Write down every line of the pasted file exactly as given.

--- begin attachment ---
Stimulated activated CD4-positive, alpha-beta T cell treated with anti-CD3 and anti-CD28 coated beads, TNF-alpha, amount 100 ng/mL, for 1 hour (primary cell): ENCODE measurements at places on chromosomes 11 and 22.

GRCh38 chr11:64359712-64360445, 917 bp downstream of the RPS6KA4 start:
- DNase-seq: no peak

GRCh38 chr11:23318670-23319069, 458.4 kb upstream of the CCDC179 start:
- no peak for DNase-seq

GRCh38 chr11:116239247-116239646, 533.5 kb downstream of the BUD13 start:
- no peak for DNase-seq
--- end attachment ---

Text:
Stimulated activated CD4-positive, alpha-beta T cell treated with anti-CD3 and anti-CD28 coated beads, TNF-alpha, amount 100 ng/mL, for 1 hour (primary cell): ENCODE measurements at places on chromosomes 11 and 22.

GRCh38 chr11:64359712-64360445, 917 bp downstream of the RPS6KA4 start:
- DNase-seq: no peak

GRCh38 chr11:23318670-23319069, 458.4 kb upstream of the CCDC179 start:
- no peak for DNase-seq

GRCh38 chr11:116239247-116239646, 533.5 kb downstream of the BUD13 start:
- no peak for DNase-seq